Wall of Spam, by freezelight on Flickr CC BY-SA 2.0

More horrible than your worst linkspam (18th July, 2011)

  • Black and WTF: photographs of suffragettes. In 1912, Scotland Yard detectives bought their first camera to covertly photograph suffragettes.
  • A bit of an oldie, but relevant to our recent Google+ discussions: Falsehoods Programmers Believe About Names: So, as a public service, I’m going to list assumptions your systems probably make about names. All of these assumptions are wrong. Try to make less of them next time you write a system which touches names.
  • Great 101 comment from karenm77 about why it was creepy to proposition Rebecca Watson at 4am in an elevator. (Via tigtog.) Yeah, in case you missed it.
  • Sheryl Sandberg & Male-Dominated Silicon Valley: an interview with Facebook’s COO. You can’t come [into space], [Sandberg’s son] said. I’ve already invited my sister, and there’s only one girl in space. At first, Sandberg laughed. And then it dawned on her that there is only one woman in these movies.
  • Debunking the Top 5 Myths About Lady Scientists: So, people of the universe, when I tell you that I am a scientist, the only conclusion you should draw is that I like science.  Not what I look like or how I dress.  Not what I like to do in my free time.  Not how I interact with other people.  And real world, get used to me because I am your average scientist and I am not at all who you try to say I am.
  • A linkspam of a linkspam: Meanwhile, Back in SFland: While I was off enjoying the company of several thousand women (and an increasing number of men, as Sharon Sala graciously noted while accepting her lifetime achievement award) in Romanceland, the gender wars seem to have broken out in SFland again.
  • You can’t fight sexism with sexism: So, please, before you write about getting women into the game industry, first check and make sure that you’re not perpetuating the very attitudes you’re arguing against before you publish.
  • Are the Open Data Warriors Fighting for Robin Hood or the Sheriff?: Some Reflections on OKCon 2011 and the Emerging Data Divide: Cogent criticism of the demographics of the open-data movement.

You can suggest links for future linkspams in comments here, or by using the “geekfeminism” tag on delicious, freelish.us or pinboard.in or the “#geekfeminism” tag on Twitter. Please note that we tend to stick to publishing recent links (from the last month or so).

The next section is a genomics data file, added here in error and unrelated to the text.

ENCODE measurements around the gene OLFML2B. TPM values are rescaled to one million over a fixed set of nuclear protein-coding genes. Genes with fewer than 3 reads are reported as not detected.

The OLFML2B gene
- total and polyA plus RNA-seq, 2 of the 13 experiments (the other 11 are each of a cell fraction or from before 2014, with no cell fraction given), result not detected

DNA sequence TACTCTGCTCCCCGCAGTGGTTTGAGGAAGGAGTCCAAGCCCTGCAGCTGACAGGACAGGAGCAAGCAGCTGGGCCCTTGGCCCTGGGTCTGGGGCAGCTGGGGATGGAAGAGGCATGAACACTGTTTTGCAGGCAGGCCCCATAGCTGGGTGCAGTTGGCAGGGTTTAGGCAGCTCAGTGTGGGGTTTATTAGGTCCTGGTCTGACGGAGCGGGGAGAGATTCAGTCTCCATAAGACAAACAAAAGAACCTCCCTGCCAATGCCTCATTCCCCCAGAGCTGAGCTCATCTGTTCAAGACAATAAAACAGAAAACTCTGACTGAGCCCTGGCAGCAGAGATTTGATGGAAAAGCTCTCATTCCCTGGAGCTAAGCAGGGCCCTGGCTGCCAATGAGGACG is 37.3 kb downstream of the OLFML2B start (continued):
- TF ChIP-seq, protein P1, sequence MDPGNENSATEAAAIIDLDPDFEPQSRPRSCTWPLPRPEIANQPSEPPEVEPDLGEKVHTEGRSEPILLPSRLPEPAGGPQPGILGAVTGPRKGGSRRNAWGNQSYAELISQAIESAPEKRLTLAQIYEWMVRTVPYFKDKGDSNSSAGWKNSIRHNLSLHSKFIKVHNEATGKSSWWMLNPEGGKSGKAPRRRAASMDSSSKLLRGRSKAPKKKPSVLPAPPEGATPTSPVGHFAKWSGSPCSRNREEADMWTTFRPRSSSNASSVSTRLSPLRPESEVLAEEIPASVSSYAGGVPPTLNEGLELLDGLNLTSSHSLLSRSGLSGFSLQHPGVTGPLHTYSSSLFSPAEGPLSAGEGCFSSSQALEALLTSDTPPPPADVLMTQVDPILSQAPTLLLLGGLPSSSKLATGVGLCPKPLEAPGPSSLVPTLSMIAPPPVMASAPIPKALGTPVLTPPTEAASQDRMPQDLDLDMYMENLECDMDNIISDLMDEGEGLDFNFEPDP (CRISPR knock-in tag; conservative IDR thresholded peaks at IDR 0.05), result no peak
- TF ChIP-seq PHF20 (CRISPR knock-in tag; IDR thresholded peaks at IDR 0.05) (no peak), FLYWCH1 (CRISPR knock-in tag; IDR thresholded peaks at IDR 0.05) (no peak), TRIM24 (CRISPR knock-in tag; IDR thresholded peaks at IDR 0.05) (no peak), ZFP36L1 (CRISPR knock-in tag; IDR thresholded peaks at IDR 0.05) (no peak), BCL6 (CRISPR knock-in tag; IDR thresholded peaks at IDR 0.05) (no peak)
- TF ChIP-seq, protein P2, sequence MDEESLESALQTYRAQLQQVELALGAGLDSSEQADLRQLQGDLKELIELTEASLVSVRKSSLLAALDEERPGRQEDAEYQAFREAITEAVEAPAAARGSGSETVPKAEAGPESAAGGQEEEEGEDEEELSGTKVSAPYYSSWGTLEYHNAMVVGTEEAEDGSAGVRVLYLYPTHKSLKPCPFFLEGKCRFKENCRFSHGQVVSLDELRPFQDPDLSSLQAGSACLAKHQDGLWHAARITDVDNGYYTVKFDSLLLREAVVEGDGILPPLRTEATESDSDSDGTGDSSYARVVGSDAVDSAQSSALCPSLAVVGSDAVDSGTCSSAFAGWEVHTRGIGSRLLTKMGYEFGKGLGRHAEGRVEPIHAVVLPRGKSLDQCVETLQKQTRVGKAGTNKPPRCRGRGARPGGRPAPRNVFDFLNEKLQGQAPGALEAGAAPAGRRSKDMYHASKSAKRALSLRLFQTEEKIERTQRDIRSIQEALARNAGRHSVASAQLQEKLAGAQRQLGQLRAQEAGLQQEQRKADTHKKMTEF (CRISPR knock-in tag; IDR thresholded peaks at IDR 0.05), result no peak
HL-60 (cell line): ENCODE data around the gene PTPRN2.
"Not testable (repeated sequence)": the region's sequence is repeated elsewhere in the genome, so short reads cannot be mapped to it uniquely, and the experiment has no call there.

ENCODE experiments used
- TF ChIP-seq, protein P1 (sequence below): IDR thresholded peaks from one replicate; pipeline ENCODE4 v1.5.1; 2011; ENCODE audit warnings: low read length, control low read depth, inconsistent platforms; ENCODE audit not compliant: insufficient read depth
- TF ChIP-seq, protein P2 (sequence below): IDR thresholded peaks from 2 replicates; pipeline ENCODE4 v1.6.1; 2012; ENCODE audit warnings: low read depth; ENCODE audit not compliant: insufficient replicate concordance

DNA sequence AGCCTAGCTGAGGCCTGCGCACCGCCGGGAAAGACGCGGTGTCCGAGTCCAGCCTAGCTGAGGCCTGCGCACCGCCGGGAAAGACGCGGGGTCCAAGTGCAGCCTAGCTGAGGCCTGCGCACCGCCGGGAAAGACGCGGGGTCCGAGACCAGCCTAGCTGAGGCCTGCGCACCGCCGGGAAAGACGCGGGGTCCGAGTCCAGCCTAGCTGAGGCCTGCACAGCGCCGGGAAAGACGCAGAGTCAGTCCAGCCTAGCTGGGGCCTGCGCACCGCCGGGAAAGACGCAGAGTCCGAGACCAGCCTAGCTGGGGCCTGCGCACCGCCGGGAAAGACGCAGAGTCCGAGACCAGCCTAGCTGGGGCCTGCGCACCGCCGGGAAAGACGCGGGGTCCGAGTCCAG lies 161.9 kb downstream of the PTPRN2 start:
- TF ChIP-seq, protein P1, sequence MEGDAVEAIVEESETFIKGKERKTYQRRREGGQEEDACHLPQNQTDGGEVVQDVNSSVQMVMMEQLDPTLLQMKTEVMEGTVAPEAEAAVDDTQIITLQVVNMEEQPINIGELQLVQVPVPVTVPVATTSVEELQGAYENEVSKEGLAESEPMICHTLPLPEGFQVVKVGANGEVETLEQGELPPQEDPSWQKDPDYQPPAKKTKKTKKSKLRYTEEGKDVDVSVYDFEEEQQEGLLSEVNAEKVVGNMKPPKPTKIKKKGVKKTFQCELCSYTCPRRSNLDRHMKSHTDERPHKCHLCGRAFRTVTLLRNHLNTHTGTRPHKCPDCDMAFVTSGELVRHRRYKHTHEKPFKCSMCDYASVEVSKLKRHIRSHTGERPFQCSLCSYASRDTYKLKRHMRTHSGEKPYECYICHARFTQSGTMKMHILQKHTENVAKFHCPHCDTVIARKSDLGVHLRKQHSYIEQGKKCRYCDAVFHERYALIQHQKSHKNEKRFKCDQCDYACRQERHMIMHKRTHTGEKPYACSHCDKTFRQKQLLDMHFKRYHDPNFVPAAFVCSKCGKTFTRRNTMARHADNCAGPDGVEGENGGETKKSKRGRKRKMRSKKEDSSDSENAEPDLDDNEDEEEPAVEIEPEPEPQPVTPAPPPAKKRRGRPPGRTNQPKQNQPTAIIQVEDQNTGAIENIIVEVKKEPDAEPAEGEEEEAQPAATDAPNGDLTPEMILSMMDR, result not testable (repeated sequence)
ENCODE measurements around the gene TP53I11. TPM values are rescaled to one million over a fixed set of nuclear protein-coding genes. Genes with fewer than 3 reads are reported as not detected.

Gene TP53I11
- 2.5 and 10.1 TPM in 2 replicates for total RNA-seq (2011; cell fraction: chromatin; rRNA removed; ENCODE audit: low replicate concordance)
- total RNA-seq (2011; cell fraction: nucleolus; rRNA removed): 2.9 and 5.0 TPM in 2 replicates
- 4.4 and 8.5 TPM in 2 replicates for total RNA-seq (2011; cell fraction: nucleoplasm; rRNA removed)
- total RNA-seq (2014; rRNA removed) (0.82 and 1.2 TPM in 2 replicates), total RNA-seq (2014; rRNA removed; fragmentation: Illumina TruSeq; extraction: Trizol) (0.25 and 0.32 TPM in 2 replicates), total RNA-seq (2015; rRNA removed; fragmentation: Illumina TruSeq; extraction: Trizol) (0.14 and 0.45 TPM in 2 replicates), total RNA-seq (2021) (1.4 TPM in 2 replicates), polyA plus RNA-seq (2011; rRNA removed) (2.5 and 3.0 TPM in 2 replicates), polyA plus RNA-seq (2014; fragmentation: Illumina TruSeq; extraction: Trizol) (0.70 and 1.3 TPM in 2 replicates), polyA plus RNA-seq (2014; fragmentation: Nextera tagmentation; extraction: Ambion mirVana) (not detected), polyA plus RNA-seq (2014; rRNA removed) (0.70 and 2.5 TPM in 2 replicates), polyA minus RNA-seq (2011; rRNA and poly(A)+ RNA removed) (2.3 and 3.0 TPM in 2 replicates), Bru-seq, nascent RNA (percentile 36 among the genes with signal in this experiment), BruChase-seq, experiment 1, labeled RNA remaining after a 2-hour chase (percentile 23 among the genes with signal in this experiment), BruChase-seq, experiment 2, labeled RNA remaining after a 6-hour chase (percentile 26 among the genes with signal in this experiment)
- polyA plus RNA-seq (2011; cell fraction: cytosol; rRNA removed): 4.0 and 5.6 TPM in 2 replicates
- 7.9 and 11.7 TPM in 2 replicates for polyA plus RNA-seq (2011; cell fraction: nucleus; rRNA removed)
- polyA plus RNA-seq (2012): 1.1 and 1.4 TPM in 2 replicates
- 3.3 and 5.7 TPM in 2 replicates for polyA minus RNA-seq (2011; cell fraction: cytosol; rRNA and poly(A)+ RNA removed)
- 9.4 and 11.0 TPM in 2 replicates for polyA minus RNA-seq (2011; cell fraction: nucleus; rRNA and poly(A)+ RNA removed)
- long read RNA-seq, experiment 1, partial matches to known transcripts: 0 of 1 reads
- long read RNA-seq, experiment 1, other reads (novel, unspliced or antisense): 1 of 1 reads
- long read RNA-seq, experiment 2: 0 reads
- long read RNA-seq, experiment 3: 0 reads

Thanks to everyone who suggested links.

17 thoughts on “More horrible than your worst linkspam (18th July, 2011)

  1. pfctdayelise

    (Maybe there is some stray open tag in this post? There seems to be quote symbols all over the place. It doesn’t happen on other posts.)

  2. My name isn't that hard to spell

    As someone who’s name regularly breaks online forms, I really appreciate link number 2! I occasionally receive things addressed hilariously to “Sin Lane” (which sounds like an interesting place to live) or “Blank Lane” when the form has let me enter my actual name, but then thrown a wobbly between there and posting stuff.

  3. My name isn't that hard to spell

    Incidentally, I tried to use my proper name to post the above comment, and got an error – any chance of a fix?

    1. Mary

      Can you tell us what the error was? If we have an error log, I have no idea where it is, and “got an error” is too imprecise to debug.

      1. Siân

        It was a 404 error, which was a bit confusing. I’m trying the proper spelling again to see if it was a coincidence!

        1. Mary

          The webhost seems to occasionally have problems rendering PHP and delivers a 404 instead. Sorry about that, good to know that your name works here!

  4. Shauna

    That last link to critiques of the open data movement was really fascinating, thanks. I’m not sure I’ve ever read a more compelling case for the need for diversity within a movement/culture – as a white middle class USian it never occurred to me that the push to make data freely available could have such negative consequences. I hadn’t even heard of the murders of information activists in India before. Clearly I need to burst the little bubble I’ve been operating in.